A lot of people think of “writing” as presenting messages, but it’s more than that.
Yes, “writing” is mechanics (punctuation, grammar, spelling, etc.); it is words (chosen for accuracy, tone, and effect); it is sentences (the way readers breathe as they read); it is paragraphs (little houses built of sentences); it is document design (visual structure for the reader); it is organization (logical structure for the reader). BUT…it is also CONTENT (answers to the reader’s questions about the ISSUE in question).
An important part of evaluative content is a set of critical-thinking tools known to performance auditors as THE 4 ELEMENTS OF A FINDING. These include criteria, condition, cause, and effect. These elements allow a writer to evaluate anything and, if necessary, make a compelling recommendation.
Here’s a description of this set of critical-thinking tools, which is best thought of as a three-step evaluation process. Everyone should know about the 4 Elements; all students in any writing class should learn to use them. (They are actually far more helpful for evaluative thinking/writing than the more common 5Ws from journalism: who, what, when, where, and why.”)
As you’ll see, each of the four elements is itself a question. Together the elements/questions allow us to determine if things are as they should be, and, if not, how to fix them.
The 4 Elements of a Finding Are an Invaluable 3-STEP Critical-Thinking Pathway
To evaluate anything (and recommend changes when something isn’t right), we need to ask three questions in the following sequence.
STEP 1: Is there a “GAP”?
This first question requires the first two of the 4 Elements of a Finding: Criteria and Condition.
CRITERIA answers the question HOW SHOULD IT BE?
Criteria comprise our evaluative standards. These can be legal requirements (laws, regulations, policies, etc.) or standards derived from comparisons (industry standards, best practices, models, expert opinion, etc.). Evaluative standards, you might say, are the yardstick by which we can measure whatever we’re evaluating.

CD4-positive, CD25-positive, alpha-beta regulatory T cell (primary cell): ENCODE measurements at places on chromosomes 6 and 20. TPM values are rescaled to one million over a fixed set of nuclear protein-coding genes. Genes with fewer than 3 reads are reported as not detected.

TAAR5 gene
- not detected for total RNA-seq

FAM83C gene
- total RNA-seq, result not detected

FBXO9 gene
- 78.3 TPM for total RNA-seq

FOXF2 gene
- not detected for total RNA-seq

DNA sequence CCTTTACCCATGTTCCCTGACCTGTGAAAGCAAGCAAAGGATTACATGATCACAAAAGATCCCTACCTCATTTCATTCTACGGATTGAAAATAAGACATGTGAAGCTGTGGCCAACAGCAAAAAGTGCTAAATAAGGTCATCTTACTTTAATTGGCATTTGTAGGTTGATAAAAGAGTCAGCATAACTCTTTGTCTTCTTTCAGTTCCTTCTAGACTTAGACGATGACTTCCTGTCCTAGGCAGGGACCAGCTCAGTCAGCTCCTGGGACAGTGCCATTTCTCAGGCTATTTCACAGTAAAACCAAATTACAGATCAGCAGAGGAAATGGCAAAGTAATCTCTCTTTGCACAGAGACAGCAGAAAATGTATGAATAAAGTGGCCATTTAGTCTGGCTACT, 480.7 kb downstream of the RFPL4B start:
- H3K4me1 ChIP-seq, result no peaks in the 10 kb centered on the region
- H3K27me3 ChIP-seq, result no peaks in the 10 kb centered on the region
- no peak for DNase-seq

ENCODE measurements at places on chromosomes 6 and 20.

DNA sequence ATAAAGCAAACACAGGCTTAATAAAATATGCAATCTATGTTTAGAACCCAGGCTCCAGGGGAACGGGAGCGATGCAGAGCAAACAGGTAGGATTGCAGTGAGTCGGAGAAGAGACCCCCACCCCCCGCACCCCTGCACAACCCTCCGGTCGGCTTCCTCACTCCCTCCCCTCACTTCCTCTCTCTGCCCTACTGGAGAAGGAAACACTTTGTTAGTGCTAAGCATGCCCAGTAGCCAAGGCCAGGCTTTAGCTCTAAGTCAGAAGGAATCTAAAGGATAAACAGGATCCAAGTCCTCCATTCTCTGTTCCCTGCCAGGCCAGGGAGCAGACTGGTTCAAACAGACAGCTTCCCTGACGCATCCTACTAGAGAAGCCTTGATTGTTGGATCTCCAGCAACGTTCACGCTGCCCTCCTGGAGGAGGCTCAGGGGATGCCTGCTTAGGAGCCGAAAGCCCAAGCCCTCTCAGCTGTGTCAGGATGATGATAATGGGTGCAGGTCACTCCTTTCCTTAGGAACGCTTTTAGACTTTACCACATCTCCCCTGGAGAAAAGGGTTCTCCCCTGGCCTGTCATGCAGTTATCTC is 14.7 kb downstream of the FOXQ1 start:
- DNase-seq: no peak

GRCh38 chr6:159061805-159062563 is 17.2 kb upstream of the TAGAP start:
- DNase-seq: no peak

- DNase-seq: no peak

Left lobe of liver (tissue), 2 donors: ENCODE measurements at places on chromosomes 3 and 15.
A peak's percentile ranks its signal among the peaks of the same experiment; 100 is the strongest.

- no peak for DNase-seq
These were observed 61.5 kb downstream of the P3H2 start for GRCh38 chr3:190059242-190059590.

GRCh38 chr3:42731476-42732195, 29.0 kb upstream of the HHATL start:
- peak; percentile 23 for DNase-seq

CONDITION answers the question HOW IS IT?
Condition is a description of the way the thing we’re evaluating actually is. It can be thought of as actual performance. More simply, it can be thought of as “what is.” It’s important to remember that statements of condition never express value-judgments; they never state whether something is good or not. They just describe what actually is.
STEP 1 (Is there a GAP?) requires you to compare criteria to condition. You might think of this step as a simple subtraction problem: CRITERIA - CONDITION = GAP. (The GAP can be positive or negative.)
Here are some examples of Step 1.
A. You want to know if an Italian restaurant is “good.” You gather your criteria (evaluative standards) for all aspects of an Italian restaurant. You go to the restaurant (one or more times) and try the food. You compare your standards to the actual experience. You determine the GAP: worse than expected (our expectations reflect our evaluative standards/criteria)…as expected…better than expected.
B. You want to know if your cholesterol levels are okay. You find out the medical criteria that describe the range for “normal cholesterol levels.” You get blood work to determine your cholesterol number. You determine the GAP: high…okay…low.
C. You want to know if your marriage is okay. You gather your criteria for a successful marriage. You compare how the marriage actually is to determine the GAP. Great? Okay? Not great?
D. You want to know if a federal program complies with federal laws. You gather the legal criteria. You describe actual performance. You compare the two to discover any GAP. In compliance/not in compliance.
The first step is the “analytical” step. Once you determine the gap, you move to step 2.
STEP 2: Is the “GAP” a Problem?
This second question requires the third of the 4 Elements of a Finding: Effect.
Effect answers the question Where’s the “hurt”? It can also be thought of as the impact, the consequences, the significance of the GAP.
Unless the GAP found in step 1 has a significant effect (significant consequences), it will not rise to the level of an actual problem. To be a problem (something worth fixing), the GAP must have some impact.
Step 2 is the determination of the impact. That impact could be positive if the GAP is positive. Or it could be negative if the GAP is negative.
Here are some examples of EFFECT.
A. The Italian restaurant had much slower than expected service. The food came out lukewarm. The meatballs were too salty. The tiramisu was overly sweet. And the food was very expensive. The “effects” of these gaps are that you did not enjoy the Italian restaurant. All the salt gave you a headache.
B. Your doctor tells you that your cholesterol level is 100 points higher than normal. The “effects” may not be felt now. But you may experience problems later: a heart attack or a stroke.
C. You and your spouse conclude that you don’t spend as much quality time together as you need to and that you fight too often. The effects of such GAPS might be anger, sadness, and anxiety.